Quote by PeterDonis
the 2sphere at the EH, where r = 2M in Schwarzschild coordinates, is not spacelike; it's null. So it is physically impossible to perform the comparison I described using a 2sphere at the EH, and there is therefore no way to physically define the K factor (or the J factor, for that matter) at the EH.

On rereading, I should restate this. The 2sphere at the EH can still be said to have a physical "area", which is 4M^2 in geometric units. So it may not be technically correct to say the 2sphere itself is null. (When I compute the norms of the tangential unit vectors, I don't get zero at r = 2M; the norms are still positive, so the unit vectors are still spacelike, assuming I'm doing the computation right).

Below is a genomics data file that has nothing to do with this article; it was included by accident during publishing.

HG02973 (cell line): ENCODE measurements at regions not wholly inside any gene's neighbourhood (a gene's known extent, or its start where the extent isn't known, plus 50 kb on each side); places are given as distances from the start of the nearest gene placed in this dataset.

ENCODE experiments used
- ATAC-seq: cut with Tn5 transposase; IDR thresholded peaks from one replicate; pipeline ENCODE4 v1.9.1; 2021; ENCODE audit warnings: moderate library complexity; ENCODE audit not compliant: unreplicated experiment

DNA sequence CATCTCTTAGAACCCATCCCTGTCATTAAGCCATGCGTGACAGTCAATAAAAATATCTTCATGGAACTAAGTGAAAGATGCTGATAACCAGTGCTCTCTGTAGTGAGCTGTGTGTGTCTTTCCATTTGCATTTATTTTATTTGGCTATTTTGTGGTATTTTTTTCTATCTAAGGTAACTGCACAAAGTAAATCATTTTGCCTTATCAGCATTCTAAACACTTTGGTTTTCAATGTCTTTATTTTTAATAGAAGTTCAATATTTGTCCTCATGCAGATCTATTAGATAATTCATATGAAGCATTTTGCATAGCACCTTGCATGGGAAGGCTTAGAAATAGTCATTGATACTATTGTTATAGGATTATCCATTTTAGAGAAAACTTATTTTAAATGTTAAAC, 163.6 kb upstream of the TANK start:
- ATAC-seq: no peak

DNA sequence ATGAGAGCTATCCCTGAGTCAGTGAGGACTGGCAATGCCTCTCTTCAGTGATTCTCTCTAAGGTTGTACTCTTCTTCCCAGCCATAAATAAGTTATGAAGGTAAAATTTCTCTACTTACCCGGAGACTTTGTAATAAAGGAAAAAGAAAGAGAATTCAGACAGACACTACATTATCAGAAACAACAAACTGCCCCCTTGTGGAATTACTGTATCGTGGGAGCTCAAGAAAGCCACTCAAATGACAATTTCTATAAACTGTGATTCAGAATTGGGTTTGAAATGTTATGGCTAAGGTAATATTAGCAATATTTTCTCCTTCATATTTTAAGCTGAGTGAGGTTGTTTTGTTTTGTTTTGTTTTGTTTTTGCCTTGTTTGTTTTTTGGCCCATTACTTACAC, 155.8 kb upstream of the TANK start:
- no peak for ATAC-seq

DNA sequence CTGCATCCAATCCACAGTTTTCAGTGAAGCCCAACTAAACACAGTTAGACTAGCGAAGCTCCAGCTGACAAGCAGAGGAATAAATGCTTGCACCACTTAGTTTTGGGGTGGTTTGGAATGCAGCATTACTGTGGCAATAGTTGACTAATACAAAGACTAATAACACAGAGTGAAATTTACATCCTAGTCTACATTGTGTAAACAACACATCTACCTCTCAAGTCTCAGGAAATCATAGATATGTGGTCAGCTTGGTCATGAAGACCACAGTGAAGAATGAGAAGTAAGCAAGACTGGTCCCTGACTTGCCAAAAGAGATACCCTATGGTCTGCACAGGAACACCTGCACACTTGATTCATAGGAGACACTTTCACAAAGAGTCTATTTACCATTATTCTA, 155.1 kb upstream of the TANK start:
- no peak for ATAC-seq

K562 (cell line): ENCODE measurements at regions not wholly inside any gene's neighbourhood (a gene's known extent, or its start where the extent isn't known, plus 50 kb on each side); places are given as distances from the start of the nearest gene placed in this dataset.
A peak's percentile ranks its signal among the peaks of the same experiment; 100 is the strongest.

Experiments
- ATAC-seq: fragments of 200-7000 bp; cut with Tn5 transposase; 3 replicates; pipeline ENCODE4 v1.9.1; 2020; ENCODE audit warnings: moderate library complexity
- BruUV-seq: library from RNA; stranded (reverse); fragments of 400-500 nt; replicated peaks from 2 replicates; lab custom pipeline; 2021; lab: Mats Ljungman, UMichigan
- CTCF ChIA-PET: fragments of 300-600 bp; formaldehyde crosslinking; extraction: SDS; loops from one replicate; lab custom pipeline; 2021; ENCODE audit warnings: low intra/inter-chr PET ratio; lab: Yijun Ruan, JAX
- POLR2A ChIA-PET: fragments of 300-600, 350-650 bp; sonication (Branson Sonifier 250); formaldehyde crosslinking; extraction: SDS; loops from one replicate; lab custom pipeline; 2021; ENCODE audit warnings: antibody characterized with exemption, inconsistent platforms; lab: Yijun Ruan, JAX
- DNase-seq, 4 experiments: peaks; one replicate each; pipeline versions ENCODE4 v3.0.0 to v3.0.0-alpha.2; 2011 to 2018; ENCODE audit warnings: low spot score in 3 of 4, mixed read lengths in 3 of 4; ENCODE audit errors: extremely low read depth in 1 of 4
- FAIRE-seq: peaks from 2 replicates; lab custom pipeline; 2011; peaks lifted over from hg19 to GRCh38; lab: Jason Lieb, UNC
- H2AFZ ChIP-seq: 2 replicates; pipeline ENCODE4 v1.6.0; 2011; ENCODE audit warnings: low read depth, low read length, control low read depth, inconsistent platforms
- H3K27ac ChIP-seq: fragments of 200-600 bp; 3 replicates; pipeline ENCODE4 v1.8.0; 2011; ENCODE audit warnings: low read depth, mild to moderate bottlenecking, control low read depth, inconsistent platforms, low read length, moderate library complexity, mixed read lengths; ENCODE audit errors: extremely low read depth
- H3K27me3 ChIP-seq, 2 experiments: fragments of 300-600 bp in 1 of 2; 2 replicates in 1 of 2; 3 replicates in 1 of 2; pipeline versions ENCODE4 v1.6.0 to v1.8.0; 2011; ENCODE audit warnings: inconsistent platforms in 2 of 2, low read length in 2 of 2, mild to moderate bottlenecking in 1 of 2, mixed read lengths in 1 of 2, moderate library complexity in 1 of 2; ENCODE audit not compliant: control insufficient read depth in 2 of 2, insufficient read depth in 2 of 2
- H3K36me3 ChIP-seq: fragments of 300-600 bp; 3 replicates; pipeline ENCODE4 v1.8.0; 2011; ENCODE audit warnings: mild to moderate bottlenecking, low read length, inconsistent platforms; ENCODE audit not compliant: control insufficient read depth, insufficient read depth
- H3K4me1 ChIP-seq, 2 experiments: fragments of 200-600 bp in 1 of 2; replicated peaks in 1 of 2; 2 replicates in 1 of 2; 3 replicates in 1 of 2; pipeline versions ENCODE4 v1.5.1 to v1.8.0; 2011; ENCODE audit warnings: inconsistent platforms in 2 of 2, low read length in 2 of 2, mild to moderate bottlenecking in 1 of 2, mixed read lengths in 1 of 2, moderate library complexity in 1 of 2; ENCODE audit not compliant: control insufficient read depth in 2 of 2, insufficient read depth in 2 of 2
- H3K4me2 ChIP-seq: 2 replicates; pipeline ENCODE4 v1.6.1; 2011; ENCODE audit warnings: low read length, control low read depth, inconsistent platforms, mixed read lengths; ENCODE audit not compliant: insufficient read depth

However, there can't be a static 2sphere "hovering" at the EH, because the EH, as a surface in spacetime, is a null surface, and therefore there can't be a surface of "constant time" that is orthogonal to the EH, in which the 2sphere could be said to lie, and in which the area of the 2sphere could be compared with the volume between it and a neighboring 2sphere. So the main point in what I said above still holds: it's impossible to do the physical measurement at the EH that I was using to define the K factor.
I should also note that the above does not entirely apply to the J factor; since there are still timelike worldlines passing through the EH, it is still possible to define a "gravitational redshift" factor there, for an infalling observer. However, this factor cannot apply to a static, "hovering" observer at the EH, since as we've seen there can't be one. So what I said does apply to the J factor for static observers.